USS Shawnee

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For other ships of the same name, see USS Eolus.
Shawnee and Wassuc laid up at the Boston Navy Yard
Shawnee and Wassuc laid up at the Boston Navy Yard, circa 1871-72.
Career
Name: USS Shawnee
Ordered: Apr 1863
Builder: James Tetlow (ironwork)
Curtis & Tilden (woodwork)
Built at the Curtis & Tilden yard in Boston, MA
Acquired: 22 Jul 1865
Commissioned: 18 Aug 1865
Decommissioned: Nov? 1865
Fate: Sold for scrap, 9 September 1875
General characteristics
Class and type: Casco-class monitor
Displacement: 1,175 long tons (1,194 t)
Length: 225 ft (69 m)
Beam: 45 ft (14 m)
Draft: 9 ft (2.7 m)
Propulsion: Screw steamer
Speed: 9 knots (10 mph; 17 km/h)
Complement: 69 officers and enlisted
Armament: 2 × guns of unknown type
Armor: Turret: 8 in (200 mm)
Pilothouse: 10 in (250 mm)
Hull: 3 in (76 mm)
Deck: 3 in (76 mm)

USS Shawnee was a single-turreted, twin-screw monitor built by Curtis & Tilden, Boston, MA. It was delivered 22 July 1865, and commissioned 18 August 1865.

Shawnee was a Casco-class, light-draft monitor intended for service in the shallow bays, rivers, and inlets of the Confederacy. These warships sacrificed armor plate for a shallow draft and were fitted with a ballast compartment designed to lower them in the water during battle.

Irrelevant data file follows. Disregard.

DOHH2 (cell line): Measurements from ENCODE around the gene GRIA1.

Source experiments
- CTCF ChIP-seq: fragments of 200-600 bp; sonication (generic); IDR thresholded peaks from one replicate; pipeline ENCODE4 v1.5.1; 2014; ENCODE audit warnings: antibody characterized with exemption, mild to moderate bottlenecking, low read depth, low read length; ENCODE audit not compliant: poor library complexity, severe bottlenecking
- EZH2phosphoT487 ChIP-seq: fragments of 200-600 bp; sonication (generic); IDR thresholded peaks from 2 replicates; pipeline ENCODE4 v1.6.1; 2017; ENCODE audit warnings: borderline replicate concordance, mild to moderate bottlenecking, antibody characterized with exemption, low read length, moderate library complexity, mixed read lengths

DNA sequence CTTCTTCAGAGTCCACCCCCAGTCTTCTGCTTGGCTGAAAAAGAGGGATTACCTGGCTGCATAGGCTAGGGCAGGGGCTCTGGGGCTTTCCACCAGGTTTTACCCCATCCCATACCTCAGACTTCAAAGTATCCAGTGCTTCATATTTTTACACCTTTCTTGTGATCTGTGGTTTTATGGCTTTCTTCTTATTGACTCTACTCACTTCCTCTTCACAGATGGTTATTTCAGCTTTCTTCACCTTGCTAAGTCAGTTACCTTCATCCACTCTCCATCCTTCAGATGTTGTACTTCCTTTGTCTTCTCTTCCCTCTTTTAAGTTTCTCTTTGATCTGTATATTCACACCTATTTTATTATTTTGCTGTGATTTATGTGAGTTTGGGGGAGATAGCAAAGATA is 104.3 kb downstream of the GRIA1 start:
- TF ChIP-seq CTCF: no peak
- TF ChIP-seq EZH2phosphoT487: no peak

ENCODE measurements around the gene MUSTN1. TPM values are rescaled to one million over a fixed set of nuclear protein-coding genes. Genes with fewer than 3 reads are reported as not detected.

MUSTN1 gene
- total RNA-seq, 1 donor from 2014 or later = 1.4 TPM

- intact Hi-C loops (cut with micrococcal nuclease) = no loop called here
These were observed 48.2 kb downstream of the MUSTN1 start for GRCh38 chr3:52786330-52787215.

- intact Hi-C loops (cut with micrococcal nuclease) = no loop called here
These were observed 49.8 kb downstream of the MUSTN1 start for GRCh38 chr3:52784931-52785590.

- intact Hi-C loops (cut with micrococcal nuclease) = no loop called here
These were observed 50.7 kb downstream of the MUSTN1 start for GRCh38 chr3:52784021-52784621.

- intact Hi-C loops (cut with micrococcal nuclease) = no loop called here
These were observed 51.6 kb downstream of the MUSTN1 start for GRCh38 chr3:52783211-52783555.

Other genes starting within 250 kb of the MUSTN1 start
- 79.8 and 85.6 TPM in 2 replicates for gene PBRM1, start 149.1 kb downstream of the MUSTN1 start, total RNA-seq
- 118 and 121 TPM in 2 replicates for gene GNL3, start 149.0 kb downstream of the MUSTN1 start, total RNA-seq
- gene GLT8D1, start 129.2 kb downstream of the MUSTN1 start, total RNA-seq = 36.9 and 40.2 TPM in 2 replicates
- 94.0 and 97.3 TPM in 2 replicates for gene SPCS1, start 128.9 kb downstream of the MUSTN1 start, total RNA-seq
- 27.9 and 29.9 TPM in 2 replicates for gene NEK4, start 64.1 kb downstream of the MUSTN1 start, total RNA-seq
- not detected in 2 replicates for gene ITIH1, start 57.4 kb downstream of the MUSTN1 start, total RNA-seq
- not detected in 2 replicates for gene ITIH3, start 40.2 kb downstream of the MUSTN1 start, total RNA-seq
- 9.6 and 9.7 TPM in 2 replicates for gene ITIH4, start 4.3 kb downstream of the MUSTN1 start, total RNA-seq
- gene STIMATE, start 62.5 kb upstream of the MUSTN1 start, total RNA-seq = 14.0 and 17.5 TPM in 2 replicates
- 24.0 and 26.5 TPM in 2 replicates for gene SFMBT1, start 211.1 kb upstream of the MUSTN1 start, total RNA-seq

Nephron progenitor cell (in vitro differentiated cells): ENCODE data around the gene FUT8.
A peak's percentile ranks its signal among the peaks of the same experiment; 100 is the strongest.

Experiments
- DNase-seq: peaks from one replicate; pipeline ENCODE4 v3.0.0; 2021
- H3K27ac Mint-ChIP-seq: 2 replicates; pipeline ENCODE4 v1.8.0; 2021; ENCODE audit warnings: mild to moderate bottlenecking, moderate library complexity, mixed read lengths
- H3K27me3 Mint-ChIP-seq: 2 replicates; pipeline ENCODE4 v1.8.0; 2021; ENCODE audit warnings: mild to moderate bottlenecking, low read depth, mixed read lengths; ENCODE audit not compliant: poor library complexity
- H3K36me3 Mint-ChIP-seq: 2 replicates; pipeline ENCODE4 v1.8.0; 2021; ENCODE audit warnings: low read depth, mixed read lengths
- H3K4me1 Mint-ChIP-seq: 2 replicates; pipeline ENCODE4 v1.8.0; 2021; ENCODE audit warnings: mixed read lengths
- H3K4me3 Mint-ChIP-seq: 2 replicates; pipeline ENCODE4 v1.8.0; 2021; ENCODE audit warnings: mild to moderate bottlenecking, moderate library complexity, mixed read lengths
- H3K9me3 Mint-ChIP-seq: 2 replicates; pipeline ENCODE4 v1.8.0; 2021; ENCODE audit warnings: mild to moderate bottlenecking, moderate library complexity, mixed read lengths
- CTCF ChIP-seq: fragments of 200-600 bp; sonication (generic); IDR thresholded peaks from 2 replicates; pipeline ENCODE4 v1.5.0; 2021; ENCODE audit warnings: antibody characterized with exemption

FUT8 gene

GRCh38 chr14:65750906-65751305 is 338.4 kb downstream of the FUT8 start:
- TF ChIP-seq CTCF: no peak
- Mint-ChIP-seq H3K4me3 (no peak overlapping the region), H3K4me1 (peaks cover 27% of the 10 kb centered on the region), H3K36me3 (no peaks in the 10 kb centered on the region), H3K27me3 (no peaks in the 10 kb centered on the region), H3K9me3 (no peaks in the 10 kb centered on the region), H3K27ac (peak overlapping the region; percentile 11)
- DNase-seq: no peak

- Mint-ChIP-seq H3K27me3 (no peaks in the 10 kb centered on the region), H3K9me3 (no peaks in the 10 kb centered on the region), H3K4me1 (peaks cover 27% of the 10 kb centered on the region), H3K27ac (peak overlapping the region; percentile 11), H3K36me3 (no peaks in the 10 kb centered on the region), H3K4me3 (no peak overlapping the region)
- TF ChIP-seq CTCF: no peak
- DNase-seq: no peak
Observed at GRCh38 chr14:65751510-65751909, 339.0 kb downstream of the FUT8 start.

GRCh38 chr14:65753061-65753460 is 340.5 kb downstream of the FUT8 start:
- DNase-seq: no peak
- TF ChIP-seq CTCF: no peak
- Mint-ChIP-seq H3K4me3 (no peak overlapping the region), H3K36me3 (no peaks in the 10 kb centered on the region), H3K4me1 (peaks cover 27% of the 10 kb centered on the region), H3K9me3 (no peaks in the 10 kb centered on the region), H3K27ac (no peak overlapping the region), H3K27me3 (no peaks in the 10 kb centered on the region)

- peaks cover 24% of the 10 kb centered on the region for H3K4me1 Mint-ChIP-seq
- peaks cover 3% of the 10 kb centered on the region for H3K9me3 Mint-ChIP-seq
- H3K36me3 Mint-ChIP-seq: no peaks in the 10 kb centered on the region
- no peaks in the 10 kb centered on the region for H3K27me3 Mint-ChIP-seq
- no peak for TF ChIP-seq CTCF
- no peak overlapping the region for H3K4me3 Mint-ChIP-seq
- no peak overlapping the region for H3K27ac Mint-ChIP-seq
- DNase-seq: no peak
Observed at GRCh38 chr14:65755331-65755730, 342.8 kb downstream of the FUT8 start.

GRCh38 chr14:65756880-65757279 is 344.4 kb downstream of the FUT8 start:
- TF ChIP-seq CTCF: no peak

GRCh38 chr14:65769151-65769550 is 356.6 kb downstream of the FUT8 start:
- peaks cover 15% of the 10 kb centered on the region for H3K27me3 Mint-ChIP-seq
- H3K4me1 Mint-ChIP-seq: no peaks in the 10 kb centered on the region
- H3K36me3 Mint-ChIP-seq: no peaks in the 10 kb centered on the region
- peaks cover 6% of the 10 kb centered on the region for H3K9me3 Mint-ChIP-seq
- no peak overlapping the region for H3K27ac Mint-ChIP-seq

Design revisions[edit]

Though the original designs for the Casco-class monitors were drawn by John Ericsson, the final revision was created by Chief Engineer Alban C. Stimers following Rear Admiral Samuel F. Du Pont's failed bombardment of Fort Sumter in 1863. By the time that the plans were put before the Monitor Board in New York City, Ericsson and Simers had a poor relationship, and Chief of the Bureau of Construction and Repair John Lenthall had little connection to the board. This resulted in the plans being approved and 20 vessels ordered without serious scrutiny of the new design. $14 million US was allocated for the construction of these vessels. It was discovered that Stimers had failed to compensate for the armor his revisions added to the original plan and this resulted in excessive stress on the wooden hull frames and a freeboard of only 3 inches. Stimers was removed from the control of the project and Ericsson was called in to undo the damage. He was forced to raise the hulls of the monitors under construction by 22 inches to make them seaworthy.

Fate[edit]

Therefore, the Navy Department ordered on 10 November 1865 that Shawnee to be laid up in ordinary at the Boston Navy Yard. In June 1869, she was renamed Eolus, but regained her original name less than two months later. Shawnee was sold for scrap on 9 September 1875.

References[edit]

This article incorporates text from the public domain Dictionary of American Naval Fighting Ships. The entry can be found here.